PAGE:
I was attracted to Sian Prior’s memoir for two main reasons. My experience is a little different from hers (Does anyone have exactly the same experience?), but, like Sian, I have no living childen. In my case, I gave birth three times to premature boys. Secondly, I learned oboe from Sian’s mother, Margot, not long after the tragic time when Sian’s father drowned rescuing two young people in the surf. I had oboe lessons at their home and the children must have been young toddlers — there were often toys scattered on the living room floor and I used to think how desperately awful it must have been for the young mother and her three children — but I was too awkward and clumsy to say anything or even to acknowledge their situation.
Like so many of us, Sian assumed she would have children one day. Her descriptions of her relationships with other people’s children suggest she would have been a wonderful mother. She questioned her desire for motherhood in a world we are destroying through climate change — but her drive to have children eclipsed her perhaps more rational beliefs.
Remarkably, this is not a book of anger. And it is not a book of asking, why me? Sian investigated every possibiity. She weathered the heartbreak of miscarriages of babies conceived with her loving partner, and later, stoically, perhaps, she undertook IVF solo when her new partner had a large family of children already and didn’t want to produce any more.
Intertwined with Sian’s story of trying to have babies is her trying to know her father who drowned when she was only three months old, and wanting to produce a child who would carry some of his genes. She shares various traits: her father’s blond hair, his love of music… how wonderful to perpetuate these things through children.
Each time Sian loses a child is unique. Each time is a particular loss. I remember when I wrote about my experience a friend said ‘That’s probably helped you get over it.’ I expect everyone who has suffered a miscarriage or desperately wanted to conceive would agree, it is not something you ‘get over’. I still find it very difficult to answer the question ‘And do you have children?’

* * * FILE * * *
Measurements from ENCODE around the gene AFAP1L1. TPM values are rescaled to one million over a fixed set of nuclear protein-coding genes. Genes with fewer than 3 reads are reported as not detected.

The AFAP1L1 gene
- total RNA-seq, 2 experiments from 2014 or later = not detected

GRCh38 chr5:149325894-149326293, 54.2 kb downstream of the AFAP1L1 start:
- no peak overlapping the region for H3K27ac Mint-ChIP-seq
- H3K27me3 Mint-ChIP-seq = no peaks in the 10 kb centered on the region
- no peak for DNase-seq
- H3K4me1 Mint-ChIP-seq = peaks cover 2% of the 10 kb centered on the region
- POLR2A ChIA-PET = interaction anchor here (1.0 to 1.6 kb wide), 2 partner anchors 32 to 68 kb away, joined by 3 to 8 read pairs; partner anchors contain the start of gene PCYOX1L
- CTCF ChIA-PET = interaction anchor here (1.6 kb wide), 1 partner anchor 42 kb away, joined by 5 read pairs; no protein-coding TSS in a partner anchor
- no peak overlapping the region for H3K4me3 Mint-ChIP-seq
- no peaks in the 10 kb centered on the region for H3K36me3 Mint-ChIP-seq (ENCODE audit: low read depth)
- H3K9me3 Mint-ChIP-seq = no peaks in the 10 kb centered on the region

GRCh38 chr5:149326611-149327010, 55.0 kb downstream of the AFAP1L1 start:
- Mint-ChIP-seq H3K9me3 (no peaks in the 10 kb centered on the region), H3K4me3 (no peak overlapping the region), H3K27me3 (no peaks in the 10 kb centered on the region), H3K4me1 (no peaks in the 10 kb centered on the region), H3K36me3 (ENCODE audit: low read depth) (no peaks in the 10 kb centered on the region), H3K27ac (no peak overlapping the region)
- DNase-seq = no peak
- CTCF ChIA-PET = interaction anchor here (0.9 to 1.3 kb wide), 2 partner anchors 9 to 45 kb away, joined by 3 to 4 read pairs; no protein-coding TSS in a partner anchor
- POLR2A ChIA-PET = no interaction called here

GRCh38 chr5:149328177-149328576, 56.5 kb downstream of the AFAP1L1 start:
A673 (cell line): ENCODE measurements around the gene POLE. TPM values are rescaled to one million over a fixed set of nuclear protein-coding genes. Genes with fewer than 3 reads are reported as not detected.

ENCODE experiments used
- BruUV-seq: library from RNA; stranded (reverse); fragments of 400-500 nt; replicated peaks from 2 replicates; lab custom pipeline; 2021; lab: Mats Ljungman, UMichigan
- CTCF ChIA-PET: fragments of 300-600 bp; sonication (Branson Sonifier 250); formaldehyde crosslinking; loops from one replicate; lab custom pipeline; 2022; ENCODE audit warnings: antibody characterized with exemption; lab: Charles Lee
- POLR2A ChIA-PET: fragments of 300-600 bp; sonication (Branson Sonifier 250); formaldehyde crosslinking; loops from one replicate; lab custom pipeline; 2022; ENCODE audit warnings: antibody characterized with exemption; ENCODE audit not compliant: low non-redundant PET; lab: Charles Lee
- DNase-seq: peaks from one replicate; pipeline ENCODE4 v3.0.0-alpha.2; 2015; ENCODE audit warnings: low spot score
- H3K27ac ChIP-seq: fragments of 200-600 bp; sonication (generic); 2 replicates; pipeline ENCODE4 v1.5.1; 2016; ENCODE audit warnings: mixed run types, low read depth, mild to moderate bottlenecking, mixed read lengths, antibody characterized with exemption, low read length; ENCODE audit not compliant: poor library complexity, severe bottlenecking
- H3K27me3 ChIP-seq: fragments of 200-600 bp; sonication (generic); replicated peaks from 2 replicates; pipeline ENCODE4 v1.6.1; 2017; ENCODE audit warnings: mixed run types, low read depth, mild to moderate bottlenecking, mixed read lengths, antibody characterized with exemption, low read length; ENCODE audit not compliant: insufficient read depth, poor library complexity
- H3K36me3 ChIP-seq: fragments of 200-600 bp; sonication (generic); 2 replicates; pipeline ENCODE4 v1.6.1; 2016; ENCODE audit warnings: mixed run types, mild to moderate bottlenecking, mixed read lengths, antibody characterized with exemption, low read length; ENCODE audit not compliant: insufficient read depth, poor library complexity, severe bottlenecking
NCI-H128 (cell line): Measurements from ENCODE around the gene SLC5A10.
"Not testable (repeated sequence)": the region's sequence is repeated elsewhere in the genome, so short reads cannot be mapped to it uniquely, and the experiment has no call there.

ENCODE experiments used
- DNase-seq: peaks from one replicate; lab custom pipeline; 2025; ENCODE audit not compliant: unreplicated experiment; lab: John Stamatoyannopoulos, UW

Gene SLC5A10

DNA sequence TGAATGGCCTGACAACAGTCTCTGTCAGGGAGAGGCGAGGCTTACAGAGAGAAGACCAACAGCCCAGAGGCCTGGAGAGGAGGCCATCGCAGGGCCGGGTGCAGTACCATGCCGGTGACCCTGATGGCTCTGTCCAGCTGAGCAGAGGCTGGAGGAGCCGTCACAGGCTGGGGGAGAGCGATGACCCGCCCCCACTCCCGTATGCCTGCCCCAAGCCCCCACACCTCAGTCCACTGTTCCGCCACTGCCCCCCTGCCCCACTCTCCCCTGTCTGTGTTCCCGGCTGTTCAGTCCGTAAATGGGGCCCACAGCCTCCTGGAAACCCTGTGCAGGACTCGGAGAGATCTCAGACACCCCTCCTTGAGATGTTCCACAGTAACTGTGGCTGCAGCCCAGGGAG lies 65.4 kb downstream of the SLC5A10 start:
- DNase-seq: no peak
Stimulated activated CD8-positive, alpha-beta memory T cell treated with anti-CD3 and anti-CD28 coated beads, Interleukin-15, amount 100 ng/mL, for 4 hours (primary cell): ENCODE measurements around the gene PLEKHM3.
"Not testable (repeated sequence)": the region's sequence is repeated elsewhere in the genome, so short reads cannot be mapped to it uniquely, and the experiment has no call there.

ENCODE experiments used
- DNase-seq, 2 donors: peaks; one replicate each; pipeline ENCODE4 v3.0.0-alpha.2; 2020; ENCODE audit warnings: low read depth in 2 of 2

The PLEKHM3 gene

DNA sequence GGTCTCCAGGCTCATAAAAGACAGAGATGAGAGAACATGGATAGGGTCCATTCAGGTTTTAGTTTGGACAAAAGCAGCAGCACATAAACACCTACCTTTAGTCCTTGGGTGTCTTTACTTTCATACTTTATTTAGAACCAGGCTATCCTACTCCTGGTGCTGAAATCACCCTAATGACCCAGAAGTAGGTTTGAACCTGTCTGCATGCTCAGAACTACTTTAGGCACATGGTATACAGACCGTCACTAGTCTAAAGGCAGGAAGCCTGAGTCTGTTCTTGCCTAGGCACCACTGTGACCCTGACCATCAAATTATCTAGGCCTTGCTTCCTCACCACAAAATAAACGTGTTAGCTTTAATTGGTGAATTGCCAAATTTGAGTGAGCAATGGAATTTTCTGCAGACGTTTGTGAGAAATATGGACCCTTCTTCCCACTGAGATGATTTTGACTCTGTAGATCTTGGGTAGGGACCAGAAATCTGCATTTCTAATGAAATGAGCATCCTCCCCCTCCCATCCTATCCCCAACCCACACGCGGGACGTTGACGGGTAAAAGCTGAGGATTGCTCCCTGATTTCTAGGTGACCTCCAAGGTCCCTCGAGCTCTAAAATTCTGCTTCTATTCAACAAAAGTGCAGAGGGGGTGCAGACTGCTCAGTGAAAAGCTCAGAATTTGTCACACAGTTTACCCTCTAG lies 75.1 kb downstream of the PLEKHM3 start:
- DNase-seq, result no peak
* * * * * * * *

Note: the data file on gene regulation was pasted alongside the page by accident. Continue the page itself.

Sian has a special affinity with the sea. Surely it brings her closer to her father. Maybe now that there is no hope of becoming a mother, life has become bittersweet. At the end of the book, we leave her in the sea catching the waves: ‘I catch wave after wave, tasting my fifty years there in the sea. Clean, neutral, bittersweet.’
Kelly Rimmer was inspired to write The German Wife after a visit to the Parkes Radio Telescope Observatory, New South Wales. In the back of her book she is quoted: ‘I visited an exhibit about the US space program. I saw how there was a line that said how German and US scientists worked together starting in 1950 in Huntsville Alabama to help the space program. I was determined to learn how that could happen and wanted to know about Operation Paperclip.’ Operation Paperclip was a controversial secret US intelligence program that employed former members of the Nazi party (some, members of the SS) at the end of World War II. Instead of going to trial at Nürnberg, Germany, where former Nazi leaders were indicted and tried as war criminals by the International Military Tribunal, these men were quietly transported to the US where their experience and skills could be put to use building the Space Program.
In Germany, these scientists had been working on ‘rocketry’ – the rockets they designed for Hitler were used as weapons. The design of these ‘weapons’ had been possible before the declaration of war because of an omission in the Treaty of Versailles, which forbad the development of weapons, but did not mention ‘rockets’.
Probably the most famous of these Nazi scientists is Wernher von Braun – whom I am ashamed to say, I mainly remember in the comedy Dr Strangelove, played by Peter Sellers.